Tim Wrote: Again until we consider the radical diferences between organisms and their eco-environments and social organizations and the meta-systems that constitute their environment, we will not have truly powerful understanding for organizational change and transformation. I suggest that because humans have the capacity for self-reflexive communication, and because social organizations exhibit that same capacity, reflexivity is an emergent property of social organizations, which manifests as the tendency for radical transformation.  

Absolutely. I couldn't agree more. Rocks and human beings are different, but both share a common substrata of existence. Thus if I drop a rock and a human, both will fall (thanks to gravity), but the human will typically know that he or she is falling, and have certain feelings about the situation. The addition of knowledge and feelings which collectively we might call awareness, certainly makes a richer stew. And then when folks talk about it all (self-reflexive communication) -- things do get complicated. Thus when we consider the process of self-organization, or its more radical and painful form -- Transformation -- in human beings (groups or individuals), we would expect certain additional processes to handle the added complexity. I think this is where Griefwork comes in. When Chaos strikes a rock it keeps on being a rock or some transformed version of it. When Chaos strikes us we commence to grieve the loss of what was --leading (hopefully) to the emergence of what might be. Shock, Anger, Denial... Just think of 911.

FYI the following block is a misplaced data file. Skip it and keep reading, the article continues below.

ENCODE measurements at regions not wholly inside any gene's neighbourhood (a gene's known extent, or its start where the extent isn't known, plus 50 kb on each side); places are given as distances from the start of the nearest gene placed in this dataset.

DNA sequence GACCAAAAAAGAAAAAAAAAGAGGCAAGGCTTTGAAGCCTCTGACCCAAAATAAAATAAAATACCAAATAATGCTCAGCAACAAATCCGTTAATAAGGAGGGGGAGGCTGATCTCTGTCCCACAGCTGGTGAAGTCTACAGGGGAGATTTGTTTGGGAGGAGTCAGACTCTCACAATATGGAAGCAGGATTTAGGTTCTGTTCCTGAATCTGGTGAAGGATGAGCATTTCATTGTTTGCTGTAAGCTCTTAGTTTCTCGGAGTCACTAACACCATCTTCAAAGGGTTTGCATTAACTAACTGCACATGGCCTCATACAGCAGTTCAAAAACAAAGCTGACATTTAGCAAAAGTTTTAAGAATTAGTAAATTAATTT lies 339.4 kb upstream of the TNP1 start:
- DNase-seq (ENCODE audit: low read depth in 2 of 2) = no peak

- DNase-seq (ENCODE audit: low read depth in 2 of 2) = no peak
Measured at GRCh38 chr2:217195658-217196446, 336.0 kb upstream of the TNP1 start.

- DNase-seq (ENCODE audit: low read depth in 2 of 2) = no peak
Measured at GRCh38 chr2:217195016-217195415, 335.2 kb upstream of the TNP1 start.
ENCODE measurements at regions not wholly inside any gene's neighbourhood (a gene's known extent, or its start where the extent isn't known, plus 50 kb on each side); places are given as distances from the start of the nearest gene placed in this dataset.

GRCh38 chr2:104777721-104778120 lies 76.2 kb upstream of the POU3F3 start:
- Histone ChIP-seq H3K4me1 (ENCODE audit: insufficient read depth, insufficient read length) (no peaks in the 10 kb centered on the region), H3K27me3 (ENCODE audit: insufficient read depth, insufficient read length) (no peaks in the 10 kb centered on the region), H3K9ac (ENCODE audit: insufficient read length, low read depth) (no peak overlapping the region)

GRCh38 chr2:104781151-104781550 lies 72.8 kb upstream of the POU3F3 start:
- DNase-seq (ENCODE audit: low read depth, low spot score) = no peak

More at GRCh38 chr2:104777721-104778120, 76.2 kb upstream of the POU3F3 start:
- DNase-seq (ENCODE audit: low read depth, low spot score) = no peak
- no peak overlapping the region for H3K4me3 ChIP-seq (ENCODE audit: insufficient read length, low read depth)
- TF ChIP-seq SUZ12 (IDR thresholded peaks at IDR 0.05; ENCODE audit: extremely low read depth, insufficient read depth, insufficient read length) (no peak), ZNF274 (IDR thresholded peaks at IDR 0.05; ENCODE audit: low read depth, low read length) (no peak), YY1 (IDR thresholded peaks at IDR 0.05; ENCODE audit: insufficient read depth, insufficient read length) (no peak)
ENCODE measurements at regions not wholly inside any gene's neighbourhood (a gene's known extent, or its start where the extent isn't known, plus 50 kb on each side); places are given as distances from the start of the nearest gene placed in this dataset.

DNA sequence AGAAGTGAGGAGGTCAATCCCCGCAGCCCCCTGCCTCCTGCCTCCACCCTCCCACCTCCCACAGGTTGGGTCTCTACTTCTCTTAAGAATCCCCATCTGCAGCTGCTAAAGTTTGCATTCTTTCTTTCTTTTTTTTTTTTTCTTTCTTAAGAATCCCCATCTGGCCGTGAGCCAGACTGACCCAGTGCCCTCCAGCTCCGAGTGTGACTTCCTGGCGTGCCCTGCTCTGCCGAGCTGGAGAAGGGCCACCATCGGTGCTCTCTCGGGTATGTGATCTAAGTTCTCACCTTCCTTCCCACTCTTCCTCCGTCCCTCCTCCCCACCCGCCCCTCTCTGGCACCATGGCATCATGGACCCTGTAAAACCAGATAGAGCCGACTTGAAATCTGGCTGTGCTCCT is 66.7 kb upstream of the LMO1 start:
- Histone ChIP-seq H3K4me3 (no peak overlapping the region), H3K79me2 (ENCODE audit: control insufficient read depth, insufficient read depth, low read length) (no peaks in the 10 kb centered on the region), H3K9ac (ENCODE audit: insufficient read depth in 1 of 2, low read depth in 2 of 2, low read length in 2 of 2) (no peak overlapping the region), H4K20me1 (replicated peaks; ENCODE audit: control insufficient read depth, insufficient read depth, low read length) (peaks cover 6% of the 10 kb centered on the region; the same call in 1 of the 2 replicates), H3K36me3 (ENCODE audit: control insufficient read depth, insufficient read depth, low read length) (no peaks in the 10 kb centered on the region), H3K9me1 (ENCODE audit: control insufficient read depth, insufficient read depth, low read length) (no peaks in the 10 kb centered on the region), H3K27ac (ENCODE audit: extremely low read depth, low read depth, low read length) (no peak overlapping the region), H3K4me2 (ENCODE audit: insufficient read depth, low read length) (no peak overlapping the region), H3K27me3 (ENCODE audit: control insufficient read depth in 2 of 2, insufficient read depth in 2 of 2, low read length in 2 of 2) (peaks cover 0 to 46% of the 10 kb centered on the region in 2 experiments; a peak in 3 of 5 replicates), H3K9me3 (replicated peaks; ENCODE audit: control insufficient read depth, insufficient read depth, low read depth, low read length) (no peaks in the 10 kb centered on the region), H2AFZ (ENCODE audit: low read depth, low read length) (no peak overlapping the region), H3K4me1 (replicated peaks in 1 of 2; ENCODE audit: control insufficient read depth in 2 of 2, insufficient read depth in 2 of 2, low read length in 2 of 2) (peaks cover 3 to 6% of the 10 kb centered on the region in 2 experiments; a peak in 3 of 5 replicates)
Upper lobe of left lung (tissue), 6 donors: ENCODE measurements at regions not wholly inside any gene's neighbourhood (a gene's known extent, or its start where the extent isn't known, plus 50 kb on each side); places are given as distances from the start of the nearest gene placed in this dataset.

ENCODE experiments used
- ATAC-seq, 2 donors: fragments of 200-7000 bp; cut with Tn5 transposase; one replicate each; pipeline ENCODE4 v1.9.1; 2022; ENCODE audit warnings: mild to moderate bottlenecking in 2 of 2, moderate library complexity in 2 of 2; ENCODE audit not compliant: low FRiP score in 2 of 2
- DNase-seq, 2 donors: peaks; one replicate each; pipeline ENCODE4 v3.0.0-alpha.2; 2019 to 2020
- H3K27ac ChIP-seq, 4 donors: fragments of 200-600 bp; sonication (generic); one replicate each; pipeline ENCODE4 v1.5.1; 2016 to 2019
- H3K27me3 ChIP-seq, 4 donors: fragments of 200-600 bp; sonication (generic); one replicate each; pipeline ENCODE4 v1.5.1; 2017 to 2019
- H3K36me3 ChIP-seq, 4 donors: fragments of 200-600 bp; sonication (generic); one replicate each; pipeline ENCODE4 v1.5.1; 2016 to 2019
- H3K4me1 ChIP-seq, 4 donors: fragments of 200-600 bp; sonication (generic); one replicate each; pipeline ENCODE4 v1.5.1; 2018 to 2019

I think we see all this going on in our "natural experiment" every time we open space. Things begin in Chaos -- there's confusion, lack of answers, anxiety -- and if that weren't true -- why bother to do Open Space? And if we keep our eyes open, we can observe the Griefwork process commencing. Stories are told of how it used to be. Pain is shared. Bitches expressed -- and over time as the group self-organizes in a new form -- all of that leads to some form of vision, resolution, moving on. At least it certainly can. And should you ask -- is that the whole story? Probably not -- but at least it gives us a starting point towards understanding the process of self-organization in the human dimension. But it is just a starting point. Larry Peterson has a useful caveat...  

The scientific phrase, "self-organizing" is still "flat land", it does not acknowledge the other quadrants. From a spiritual perspective, at other levels of awareness the self that self-organizes and the Self (and my self) are one.  

And From Nino Novak... So - when I try hard to achieve a certain result, am I then hindering self-organisation? (I don't think so, I rather think that my "directed" activities are part of the process of self-organisation of the system I live in).